The Legal Entity Identifier (LEI) is a unique global identifier for legal entities participating in financial transactions. Also known as an LEI code or LEI number, its purpose is to help identify legal entities on a globally accessible database. Legal entities are organisations such as companies or government entities that participate in financial transactions. An individual person may not obtain an LEI. The identifier is used in regulatory reporting to financial regulators and all financial companies and funds are required to have an LEI.
The drivers of the LEI initiative, i.e. the Group of 20, the FSB and many regulators around the world, have emphasized the need to make the LEI a broad public good. The Global LEI Index, made available by GLEIF, greatly contributes to meeting this objective. It puts the complete LEI data at the disposal of any interested party, conveniently and free of charge.
The identifier is formatted as a 20-character, alpha-numeric code based on the ISO 17442 standard developed by the International Organization for Standardization (ISO). It connects to key information that enables clear and unique identification of legal entities participating in financial transactions. Each LEI database entry contains information about an entity’s ownership and thus answers the questions of ‘who is who’ and ‘who owns whom’. Therefore the publicly available LEI data pool can be regarded as a global directory of non-individual participants in the financial market.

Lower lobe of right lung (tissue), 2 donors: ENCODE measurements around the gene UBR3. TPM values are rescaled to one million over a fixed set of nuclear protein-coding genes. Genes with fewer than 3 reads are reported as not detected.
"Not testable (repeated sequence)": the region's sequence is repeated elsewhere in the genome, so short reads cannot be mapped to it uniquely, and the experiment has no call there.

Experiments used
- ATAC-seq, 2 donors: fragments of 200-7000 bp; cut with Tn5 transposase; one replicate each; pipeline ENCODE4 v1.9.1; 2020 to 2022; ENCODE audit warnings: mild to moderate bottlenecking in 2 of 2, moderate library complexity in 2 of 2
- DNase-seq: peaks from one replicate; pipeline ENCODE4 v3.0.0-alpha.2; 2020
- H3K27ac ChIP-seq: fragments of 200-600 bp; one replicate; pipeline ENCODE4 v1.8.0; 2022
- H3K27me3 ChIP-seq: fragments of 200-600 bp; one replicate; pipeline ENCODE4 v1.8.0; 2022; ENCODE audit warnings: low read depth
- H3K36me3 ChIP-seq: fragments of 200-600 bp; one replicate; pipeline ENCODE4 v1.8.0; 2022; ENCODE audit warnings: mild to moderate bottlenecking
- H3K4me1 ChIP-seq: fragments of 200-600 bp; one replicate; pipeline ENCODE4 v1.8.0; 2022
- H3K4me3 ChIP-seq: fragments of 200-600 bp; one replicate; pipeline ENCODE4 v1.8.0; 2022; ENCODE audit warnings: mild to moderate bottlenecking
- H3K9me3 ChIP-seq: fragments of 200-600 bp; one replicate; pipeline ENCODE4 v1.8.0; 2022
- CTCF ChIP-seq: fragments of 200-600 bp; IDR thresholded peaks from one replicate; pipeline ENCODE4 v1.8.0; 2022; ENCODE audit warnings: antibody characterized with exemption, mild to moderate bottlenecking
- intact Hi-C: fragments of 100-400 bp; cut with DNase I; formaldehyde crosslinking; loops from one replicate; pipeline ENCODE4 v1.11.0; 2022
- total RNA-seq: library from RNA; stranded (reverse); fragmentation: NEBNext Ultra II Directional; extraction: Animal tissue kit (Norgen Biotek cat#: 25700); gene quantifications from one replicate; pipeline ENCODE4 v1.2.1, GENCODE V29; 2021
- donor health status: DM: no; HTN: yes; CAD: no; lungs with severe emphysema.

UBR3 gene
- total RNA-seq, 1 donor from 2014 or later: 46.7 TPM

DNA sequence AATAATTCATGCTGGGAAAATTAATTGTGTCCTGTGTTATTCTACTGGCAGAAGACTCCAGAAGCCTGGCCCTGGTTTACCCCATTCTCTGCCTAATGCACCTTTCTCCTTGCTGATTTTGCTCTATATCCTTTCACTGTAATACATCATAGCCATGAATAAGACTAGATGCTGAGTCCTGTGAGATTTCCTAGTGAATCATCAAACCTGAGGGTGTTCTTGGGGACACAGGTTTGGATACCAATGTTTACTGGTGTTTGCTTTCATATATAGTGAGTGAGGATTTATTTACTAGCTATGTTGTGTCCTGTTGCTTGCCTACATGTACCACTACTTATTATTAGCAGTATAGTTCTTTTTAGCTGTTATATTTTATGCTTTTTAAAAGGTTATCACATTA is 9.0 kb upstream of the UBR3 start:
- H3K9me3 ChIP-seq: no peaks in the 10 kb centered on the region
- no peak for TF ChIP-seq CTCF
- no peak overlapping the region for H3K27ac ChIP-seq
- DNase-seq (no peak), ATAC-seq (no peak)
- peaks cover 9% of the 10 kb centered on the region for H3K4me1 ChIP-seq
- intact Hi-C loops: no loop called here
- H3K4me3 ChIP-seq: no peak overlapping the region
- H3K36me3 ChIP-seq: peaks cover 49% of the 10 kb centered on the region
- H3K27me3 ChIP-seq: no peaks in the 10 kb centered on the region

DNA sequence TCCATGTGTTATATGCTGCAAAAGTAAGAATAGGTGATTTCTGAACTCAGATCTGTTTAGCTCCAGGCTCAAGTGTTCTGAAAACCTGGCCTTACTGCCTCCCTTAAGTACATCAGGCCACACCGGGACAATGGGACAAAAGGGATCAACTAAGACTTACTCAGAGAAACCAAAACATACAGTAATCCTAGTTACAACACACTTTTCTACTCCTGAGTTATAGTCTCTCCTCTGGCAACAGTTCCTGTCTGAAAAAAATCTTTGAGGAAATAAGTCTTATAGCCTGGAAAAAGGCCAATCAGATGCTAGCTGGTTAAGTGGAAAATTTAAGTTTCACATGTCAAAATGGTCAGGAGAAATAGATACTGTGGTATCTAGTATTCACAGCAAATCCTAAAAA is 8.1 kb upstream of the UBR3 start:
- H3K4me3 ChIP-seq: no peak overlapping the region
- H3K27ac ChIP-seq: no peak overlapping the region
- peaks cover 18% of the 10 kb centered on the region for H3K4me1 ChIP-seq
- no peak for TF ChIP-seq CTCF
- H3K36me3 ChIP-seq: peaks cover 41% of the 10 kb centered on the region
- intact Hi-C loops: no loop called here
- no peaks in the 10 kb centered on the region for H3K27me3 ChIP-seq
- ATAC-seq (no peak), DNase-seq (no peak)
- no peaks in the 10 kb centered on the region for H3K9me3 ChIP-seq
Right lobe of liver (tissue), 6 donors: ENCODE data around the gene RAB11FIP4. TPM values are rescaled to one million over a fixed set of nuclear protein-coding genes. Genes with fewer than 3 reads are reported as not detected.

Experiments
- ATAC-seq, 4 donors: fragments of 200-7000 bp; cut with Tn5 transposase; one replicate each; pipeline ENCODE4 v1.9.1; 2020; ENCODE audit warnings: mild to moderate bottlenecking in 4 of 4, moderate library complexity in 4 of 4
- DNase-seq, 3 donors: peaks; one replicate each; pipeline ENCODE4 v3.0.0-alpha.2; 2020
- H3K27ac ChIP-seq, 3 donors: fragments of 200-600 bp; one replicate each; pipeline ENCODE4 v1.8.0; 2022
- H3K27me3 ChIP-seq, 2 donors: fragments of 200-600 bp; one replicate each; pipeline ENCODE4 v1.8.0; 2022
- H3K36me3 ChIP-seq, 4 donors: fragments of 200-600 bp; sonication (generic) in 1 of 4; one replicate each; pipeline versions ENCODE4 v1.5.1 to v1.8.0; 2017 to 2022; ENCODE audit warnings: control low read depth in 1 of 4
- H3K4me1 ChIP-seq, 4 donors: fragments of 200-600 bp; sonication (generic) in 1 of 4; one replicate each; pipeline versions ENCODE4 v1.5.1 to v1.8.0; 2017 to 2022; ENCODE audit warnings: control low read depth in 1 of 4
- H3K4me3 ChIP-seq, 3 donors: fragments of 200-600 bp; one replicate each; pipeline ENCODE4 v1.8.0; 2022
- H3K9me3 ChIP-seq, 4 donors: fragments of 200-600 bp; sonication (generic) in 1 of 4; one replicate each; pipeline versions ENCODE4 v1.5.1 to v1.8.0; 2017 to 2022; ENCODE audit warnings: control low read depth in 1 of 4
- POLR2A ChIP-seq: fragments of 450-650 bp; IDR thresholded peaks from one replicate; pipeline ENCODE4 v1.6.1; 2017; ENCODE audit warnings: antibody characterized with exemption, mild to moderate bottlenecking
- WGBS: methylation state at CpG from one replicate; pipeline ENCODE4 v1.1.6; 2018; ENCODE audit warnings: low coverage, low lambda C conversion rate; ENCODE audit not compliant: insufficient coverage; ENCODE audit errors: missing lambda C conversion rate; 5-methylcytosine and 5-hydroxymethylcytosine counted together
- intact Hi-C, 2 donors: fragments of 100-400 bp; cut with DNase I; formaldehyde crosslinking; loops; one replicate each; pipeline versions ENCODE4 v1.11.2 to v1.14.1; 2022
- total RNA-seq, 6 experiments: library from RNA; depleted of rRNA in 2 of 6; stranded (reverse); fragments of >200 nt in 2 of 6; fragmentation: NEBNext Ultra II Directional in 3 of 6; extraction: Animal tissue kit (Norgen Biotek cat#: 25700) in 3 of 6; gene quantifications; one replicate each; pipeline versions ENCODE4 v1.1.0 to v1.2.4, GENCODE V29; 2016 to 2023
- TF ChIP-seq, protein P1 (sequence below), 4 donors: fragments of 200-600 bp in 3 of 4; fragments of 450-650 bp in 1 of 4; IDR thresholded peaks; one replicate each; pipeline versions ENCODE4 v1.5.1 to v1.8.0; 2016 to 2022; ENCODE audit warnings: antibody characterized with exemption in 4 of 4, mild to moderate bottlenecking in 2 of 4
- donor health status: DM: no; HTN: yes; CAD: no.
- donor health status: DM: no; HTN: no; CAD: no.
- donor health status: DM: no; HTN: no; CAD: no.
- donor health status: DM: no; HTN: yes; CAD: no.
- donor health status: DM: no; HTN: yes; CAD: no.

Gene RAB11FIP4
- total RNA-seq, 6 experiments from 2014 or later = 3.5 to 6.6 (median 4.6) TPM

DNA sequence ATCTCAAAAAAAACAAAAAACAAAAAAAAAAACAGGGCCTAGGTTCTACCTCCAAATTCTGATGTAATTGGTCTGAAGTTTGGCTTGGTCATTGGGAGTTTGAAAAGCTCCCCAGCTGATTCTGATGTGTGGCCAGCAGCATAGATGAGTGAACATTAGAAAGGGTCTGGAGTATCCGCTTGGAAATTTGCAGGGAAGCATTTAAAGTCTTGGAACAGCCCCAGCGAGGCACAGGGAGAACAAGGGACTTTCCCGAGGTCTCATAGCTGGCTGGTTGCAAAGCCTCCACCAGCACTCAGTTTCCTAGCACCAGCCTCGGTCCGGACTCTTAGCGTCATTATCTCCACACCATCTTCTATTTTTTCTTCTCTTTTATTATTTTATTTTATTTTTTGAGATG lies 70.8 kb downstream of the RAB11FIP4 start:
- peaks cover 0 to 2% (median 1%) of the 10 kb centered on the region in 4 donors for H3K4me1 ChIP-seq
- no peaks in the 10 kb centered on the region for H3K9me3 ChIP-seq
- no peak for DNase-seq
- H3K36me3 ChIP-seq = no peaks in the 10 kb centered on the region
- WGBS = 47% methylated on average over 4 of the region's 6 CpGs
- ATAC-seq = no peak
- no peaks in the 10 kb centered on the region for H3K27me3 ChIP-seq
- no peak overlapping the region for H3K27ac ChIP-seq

In response, the LEI system was developed by the 2011 G20 in response to this inability of financial institutions to identify organisations uniquely, so that their financial transactions in different national jurisdictions could be fully tracked. Currently, the Legal Entity Identifier Regulatory Oversight Committee (LEI ROC), a coalition of financial regulators and central banks across the globe, is encouraging the expansion of the LEI. The U.S. and European countries require corporations to use the legal entity identifier when reporting the details of transactions with over-the-counter derivatives to financial authorities. Today, authorities of 45 jurisdictions mandate the use of LEI code to identify legal entities involved in different financial transactions.